This year’s College of Fine Arts 2019-2020 Distinguished Award celebrates the work of three faculty members and are chosen by a panel of senior faculty in the college. This honor is given annually in three different categories: Distinguished Research Award Winner, Distinguished Service Winner and Distinguished Teaching Award Winner.
Distinguished Research Award Winner: Gesel Mason
As a choreographer, performer, producer, educator and arts facilitator, Associate Professor Gesel Mason uses “dance and performance to stimulate dialogue, reveal the invisible and catalyze transformation in effort to build bridges that lessen the differences between us.” Mason’s creative work uses the craft and techniques of dance to upend “normality” as both a political act and creative tool for exploration. Mason believes that by understanding the ways we manufacture “otherness,” perhaps we can find pathways that bridge our experiences.
For more than 20 years, Mason has supported the contributions of African American communities and artists by connecting audiences with the diverse array of African diasporic artists. She’s currently focused on two significant research projects: No Boundaries: Dancing the Visions of Contemporary Black Choreographers and Yes, And.
No Boundaries is a 15-year dance performance project that is evolving into a digital humanities archive, offering a way for dancers and scholars to disseminate, access and interact with the legacies of African American choreographers. In the project, Mason filmed her solo performances of works created by several of the nation’s leading Black choreographers. With the documentation, she’s created a digital archive of a discipline that can be inherently ephemeral and prompted further discussions around the role of Black dance over seven decades.
In Mason’s choreographic and performance project, Yes, And (working title), she re-centers Black womanhood and femininity as the norm and operating force in the creative process. She’ll will be developing Yes, And as part of the inaugural cohort in a yearlong residency supported by Texas Performing Arts and Fusebox Festival.
Distinguished Service Award Winner: Beili Liu
As an educator, Beili Liu is committed to providing the highest level of service for her community, institution and, most importantly, her students. Her goal as an educator is to help them to develop into productive, independent, culturally aware and creative individuals. Dedicated service is the driving force at the heart of everything she does: from research that offers meaningful engagement with diverse audiences, to successful teaching that nurtures her students, to effective leadership that strengthens her program and department.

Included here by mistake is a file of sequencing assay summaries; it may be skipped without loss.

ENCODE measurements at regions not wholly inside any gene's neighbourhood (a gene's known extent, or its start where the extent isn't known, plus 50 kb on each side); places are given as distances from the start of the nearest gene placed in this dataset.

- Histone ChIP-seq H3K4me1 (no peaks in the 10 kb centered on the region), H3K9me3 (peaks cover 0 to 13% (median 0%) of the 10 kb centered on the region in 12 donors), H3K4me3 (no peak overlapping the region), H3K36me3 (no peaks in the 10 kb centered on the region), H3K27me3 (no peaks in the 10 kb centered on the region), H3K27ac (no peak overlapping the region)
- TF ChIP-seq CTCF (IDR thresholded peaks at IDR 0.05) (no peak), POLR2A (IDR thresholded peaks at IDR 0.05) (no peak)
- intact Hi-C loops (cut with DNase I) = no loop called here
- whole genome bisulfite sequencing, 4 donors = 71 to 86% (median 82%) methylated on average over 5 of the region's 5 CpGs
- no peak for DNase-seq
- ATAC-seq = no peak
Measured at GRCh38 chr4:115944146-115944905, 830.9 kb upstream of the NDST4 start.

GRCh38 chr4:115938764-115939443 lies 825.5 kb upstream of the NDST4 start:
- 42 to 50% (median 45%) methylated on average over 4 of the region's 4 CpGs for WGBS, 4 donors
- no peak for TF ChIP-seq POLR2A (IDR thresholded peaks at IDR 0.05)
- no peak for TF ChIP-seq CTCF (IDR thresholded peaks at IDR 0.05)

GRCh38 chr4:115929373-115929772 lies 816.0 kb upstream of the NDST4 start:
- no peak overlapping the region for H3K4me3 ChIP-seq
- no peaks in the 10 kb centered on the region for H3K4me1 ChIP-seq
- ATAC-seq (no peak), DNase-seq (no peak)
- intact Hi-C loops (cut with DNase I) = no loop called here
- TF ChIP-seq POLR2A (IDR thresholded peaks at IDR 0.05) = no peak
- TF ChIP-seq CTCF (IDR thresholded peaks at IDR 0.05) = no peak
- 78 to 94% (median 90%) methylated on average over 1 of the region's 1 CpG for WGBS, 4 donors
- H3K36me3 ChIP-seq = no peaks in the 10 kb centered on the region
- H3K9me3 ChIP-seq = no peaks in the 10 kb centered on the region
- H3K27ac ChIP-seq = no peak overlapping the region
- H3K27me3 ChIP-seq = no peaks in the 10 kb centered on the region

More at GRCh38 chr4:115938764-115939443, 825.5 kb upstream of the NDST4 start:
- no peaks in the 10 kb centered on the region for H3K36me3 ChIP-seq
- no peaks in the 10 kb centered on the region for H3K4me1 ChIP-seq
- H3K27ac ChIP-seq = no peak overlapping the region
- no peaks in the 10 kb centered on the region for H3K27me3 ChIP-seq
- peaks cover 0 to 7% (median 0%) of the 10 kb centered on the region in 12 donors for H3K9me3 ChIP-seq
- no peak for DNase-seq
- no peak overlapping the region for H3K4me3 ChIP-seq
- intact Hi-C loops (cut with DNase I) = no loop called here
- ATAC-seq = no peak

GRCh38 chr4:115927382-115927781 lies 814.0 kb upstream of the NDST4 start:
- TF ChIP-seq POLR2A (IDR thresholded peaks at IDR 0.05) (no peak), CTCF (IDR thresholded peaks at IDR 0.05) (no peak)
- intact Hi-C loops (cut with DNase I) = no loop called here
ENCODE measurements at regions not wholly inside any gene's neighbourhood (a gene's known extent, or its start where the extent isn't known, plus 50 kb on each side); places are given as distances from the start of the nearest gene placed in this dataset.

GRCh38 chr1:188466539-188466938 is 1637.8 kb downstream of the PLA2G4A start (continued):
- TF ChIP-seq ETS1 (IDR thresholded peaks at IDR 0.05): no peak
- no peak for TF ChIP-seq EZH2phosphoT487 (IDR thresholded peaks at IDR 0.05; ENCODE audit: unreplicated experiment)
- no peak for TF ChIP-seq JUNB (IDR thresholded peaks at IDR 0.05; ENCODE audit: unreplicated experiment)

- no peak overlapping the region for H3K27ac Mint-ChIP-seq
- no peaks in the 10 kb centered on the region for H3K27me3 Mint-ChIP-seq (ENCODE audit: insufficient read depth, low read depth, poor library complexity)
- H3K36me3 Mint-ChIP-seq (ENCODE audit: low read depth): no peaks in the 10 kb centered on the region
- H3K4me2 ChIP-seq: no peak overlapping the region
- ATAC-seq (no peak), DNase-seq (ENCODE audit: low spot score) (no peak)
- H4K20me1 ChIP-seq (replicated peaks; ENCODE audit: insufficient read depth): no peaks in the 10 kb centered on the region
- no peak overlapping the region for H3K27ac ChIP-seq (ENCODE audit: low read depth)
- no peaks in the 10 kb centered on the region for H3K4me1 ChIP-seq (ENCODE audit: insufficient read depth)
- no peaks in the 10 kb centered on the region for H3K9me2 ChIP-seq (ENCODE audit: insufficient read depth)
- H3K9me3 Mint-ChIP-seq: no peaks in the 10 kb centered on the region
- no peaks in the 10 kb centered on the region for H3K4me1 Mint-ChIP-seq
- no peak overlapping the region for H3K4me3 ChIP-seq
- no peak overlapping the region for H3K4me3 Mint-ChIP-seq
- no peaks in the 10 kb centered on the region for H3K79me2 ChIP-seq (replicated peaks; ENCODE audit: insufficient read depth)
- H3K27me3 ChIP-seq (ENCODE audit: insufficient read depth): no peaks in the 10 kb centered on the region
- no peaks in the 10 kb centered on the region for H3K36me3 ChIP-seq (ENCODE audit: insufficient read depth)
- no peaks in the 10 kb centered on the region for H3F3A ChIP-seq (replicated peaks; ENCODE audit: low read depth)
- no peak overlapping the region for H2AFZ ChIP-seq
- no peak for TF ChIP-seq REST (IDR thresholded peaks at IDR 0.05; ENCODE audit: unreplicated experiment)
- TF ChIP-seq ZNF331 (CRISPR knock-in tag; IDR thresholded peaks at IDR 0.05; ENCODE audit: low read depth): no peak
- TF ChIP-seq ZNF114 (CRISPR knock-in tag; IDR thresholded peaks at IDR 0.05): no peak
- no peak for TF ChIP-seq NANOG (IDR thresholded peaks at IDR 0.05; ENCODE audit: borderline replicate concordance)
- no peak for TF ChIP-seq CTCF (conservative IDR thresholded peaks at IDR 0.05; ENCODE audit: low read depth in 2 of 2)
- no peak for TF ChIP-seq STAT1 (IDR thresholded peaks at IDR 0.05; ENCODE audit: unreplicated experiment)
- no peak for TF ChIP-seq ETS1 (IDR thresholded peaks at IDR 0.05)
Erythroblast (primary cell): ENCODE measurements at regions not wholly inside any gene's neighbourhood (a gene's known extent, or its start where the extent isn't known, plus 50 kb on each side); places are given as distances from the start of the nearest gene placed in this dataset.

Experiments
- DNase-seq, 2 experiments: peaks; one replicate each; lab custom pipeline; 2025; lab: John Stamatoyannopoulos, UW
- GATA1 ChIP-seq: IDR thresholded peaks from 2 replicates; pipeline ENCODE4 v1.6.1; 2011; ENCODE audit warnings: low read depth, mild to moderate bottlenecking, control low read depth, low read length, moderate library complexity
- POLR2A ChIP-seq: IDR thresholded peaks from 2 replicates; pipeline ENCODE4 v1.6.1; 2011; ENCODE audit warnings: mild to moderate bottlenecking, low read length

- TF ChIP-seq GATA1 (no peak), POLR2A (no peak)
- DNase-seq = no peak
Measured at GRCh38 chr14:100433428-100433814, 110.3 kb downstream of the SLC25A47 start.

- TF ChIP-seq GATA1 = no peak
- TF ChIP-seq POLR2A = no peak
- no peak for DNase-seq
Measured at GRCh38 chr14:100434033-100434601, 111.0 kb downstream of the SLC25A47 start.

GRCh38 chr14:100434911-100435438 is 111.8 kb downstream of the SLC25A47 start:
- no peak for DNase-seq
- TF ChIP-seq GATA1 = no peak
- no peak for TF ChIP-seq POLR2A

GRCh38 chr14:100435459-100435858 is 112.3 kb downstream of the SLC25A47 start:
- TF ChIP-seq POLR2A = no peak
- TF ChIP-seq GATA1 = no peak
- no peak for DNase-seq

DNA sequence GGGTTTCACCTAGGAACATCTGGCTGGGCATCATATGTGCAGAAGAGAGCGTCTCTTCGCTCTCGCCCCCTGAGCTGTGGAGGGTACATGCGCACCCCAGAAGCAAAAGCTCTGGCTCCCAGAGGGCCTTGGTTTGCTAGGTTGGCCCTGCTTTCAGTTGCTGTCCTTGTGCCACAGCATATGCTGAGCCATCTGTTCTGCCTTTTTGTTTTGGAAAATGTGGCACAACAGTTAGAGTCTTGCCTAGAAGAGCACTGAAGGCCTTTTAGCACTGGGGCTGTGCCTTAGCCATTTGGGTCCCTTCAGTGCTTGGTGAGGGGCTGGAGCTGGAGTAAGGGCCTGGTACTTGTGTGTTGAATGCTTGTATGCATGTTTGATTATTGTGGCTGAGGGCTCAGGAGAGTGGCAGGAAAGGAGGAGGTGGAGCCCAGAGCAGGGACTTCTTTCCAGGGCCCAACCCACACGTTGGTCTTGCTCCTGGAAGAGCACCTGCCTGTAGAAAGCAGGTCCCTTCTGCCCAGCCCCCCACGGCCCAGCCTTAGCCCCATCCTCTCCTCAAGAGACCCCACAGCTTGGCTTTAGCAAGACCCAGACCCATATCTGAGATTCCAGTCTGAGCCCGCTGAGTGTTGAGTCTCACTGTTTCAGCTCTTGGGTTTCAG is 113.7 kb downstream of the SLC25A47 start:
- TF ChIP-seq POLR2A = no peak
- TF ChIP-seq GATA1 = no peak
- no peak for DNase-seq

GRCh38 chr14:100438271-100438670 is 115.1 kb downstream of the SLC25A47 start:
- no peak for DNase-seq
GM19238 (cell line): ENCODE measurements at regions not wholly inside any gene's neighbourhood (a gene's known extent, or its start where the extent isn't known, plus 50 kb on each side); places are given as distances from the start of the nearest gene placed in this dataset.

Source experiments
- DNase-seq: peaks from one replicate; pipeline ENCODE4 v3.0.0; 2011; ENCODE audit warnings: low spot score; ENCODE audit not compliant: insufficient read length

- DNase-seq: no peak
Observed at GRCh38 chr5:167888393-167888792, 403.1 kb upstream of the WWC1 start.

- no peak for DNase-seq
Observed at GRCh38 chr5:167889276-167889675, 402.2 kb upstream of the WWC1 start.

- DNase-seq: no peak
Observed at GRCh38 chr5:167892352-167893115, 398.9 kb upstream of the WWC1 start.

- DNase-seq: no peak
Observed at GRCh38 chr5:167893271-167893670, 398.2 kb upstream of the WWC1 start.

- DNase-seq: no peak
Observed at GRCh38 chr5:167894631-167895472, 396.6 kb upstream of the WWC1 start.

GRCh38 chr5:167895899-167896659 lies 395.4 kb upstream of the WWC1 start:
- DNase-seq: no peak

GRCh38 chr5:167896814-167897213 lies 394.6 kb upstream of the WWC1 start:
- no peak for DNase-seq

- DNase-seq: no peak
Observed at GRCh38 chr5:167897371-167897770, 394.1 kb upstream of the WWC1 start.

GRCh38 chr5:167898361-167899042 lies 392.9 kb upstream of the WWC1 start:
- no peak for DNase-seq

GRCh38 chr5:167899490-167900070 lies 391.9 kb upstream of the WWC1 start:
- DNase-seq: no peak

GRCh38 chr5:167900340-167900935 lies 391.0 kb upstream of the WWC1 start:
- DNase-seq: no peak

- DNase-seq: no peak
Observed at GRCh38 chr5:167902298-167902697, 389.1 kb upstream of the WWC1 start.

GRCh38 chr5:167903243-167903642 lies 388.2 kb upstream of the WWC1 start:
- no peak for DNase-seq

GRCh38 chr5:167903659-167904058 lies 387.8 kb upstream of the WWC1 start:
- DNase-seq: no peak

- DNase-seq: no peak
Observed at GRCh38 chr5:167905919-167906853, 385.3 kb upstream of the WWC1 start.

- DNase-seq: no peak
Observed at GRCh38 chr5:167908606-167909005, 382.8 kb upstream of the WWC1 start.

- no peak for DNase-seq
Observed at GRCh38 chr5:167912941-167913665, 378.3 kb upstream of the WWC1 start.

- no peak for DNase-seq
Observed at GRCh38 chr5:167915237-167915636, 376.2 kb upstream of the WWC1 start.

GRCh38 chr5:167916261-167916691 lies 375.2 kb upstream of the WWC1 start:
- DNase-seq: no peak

Throughout her academic career, she has dedicated her service first and foremost to her undergraduate students, specifically, first-year students. Liu joined the faculty at the Department of Art and Art History at UT Austin in 2008. Her colleagues say that the passion and dedication she exhibits in her research extends equally to her teaching and service commitments and that she is a driven, focused and generous leader in the department. “Beili has given the Core program a needed jolt, orchestrating a new freshman foundation that includes three re-imagined classes and one new course,” Associate Professor of Practice Eric McMaster said.
Beyond the curriculum, Beili has been a constant voice in shaping the department, from her involvement in various leadership roles and search committees to her work advocating for anti-racism.
Distinguished Teaching Award: Louis Waldman
Louis Waldman’s approach to teaching puts respect and love in the center of practice. Instead of separating intellect from emotion, he has come to believe that, used in the right way, affection can enhance learning. He has said that radical respect and love are, in fact, critical elements of successful pedagogy. His experience in recent years bears out one simple fact: “when we make students know they are important to us, that we care about them as people, and that we respect them, they learn better.”
Waldman has received several messages from students who shared how appreciated and valued they have felt by him. One student e-mailed him and said, “I wanted to tell you that you have done more than any other professor or teacher has done in my life without even knowing me personally. You made me excited to wake up and learn something new. Your class made me feel relieved and a new passion towards art I never knew was in me.
His practice of Empathetic Pedagogy is all about creating meaningful connections that build community, even from a distance, responding to students’ needs, and helping them students develop their passion for art history, and encouraging them to follow their dreams and goals.